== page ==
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January, 1987, Vol. 110, No. 1
Collective bargaining in 1987:
local, regional issues to set tone
About 3.1 million workers are under major collective bargaining agreements (those covering 1,000 workers or more) that are scheduled to expire or be reopened in 1987. They constitute 35 percent of the 8.8 million employees under major agreements in private industry and State and local government. Scheduled bargaining will cover 2 million private industry workers under 471 agreements, and 1.1 million State and local government workers under 312 agreements. (The U.S. Postal Service will bargain with unions representing its 600,000 employees, but Federal contracts are not included in the Bureau of Labor Statistics' major collective bargaining series.)
In private industry, bargaining activity will be comparatively light, covering about 30 percent of the 6.5 million workers under major private industry agreements. The number of workers involved (2 million) is the lowest ever in the 19 years for which such data have been compiled. This results primarily from the decline in the total number of workers under such agreementsfrom a peak of 10.8 million in 1970. About 2.5 million of the 4.3-million drop occurred during the last 5 years, part of the overall decline in union membership in private industry.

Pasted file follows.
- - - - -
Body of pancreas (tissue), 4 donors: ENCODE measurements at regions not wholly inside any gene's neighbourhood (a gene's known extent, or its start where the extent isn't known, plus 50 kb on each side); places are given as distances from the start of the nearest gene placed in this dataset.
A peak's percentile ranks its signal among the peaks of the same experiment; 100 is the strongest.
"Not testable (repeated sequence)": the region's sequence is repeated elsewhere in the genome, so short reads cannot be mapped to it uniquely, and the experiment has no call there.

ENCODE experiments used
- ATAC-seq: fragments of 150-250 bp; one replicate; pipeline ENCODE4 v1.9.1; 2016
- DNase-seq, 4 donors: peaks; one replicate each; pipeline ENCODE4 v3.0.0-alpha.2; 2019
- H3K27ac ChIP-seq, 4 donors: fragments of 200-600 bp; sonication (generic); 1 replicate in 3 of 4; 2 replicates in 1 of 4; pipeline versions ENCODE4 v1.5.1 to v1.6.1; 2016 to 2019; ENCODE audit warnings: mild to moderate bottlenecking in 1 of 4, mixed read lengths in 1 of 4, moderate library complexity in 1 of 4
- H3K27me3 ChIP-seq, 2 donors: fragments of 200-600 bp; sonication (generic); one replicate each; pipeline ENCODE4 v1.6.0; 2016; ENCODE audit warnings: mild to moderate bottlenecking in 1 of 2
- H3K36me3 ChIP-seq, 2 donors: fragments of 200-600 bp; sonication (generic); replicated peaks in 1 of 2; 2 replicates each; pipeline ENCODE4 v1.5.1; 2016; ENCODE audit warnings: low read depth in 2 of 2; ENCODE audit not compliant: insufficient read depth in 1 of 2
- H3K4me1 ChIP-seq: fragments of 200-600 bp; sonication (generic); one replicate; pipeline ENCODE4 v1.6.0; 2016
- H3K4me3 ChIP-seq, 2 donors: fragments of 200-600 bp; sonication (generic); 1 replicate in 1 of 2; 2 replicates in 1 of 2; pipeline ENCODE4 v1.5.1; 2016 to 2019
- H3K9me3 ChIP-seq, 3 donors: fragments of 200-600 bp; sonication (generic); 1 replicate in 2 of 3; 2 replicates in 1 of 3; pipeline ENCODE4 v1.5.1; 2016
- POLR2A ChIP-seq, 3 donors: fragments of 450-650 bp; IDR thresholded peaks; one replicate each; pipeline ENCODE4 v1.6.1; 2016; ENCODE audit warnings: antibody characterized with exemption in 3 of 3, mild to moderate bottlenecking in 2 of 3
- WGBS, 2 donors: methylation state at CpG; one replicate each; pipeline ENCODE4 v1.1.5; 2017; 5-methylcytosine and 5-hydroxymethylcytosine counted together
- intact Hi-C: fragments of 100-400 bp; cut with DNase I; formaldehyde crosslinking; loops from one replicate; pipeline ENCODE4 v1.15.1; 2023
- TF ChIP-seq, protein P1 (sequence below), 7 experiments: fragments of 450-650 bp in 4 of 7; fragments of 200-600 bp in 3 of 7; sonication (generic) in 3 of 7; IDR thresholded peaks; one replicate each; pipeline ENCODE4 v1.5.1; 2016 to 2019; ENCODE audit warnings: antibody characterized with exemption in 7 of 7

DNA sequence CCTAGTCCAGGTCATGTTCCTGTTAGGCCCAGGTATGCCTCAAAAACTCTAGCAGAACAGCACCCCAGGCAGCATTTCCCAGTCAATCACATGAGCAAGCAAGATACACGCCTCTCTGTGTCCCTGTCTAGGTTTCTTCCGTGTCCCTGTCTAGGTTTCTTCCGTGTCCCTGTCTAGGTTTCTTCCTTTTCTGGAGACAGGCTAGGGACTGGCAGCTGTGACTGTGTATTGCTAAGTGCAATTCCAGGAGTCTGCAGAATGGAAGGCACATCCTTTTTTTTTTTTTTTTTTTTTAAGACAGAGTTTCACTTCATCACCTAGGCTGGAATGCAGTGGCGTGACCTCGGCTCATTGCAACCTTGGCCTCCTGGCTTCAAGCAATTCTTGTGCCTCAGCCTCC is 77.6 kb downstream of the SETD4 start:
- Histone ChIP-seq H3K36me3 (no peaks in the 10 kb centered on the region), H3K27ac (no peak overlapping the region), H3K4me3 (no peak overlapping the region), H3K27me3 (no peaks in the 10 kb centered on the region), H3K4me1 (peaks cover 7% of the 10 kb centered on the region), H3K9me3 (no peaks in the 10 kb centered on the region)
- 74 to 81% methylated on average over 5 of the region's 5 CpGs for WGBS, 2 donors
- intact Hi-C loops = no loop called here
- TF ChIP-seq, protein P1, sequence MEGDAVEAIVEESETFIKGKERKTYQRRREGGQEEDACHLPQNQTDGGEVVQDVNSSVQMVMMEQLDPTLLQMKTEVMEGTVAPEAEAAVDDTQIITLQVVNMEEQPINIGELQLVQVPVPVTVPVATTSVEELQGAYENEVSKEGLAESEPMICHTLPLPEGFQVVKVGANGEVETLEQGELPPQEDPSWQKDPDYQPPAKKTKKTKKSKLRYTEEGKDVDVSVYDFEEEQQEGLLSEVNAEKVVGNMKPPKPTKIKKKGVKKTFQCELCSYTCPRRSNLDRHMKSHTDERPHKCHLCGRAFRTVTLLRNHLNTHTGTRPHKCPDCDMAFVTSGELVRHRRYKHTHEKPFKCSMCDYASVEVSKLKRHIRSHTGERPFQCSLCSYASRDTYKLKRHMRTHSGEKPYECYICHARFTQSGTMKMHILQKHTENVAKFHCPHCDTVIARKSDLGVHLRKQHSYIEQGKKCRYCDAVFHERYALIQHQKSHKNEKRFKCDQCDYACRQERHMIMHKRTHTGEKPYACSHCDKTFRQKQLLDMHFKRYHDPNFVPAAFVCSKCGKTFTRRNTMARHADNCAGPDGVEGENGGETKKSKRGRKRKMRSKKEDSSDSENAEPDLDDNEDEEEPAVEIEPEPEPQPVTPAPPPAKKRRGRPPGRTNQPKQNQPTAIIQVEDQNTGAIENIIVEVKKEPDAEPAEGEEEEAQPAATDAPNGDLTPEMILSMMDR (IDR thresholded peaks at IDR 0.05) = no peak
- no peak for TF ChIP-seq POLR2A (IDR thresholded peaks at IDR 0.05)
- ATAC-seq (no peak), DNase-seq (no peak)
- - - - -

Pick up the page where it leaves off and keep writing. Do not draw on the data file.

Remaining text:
Also contributing to the low number of workers involved in bargaining this year is the operation of the bargaining cycle. In manufacturing, for example, most industries with more than 100,000 workers under major agreements (apparel, machinery, food processing, transportation equipmentaerospace and part of the automobile industryand primary metals) had heavy bargaining in 1985 and 1986 and will have light bargaining this year. The only manufacturing industry with more than 100,000 workers bargaining will be transportation equipment, primarily automobiles.
This excerpt is from an article published in the January 1987 issue of the Monthly Labor Review. The full text of the article is available in Adobe Acrobat's Portable Document Format (PDF). See How to view a PDF file for more information.
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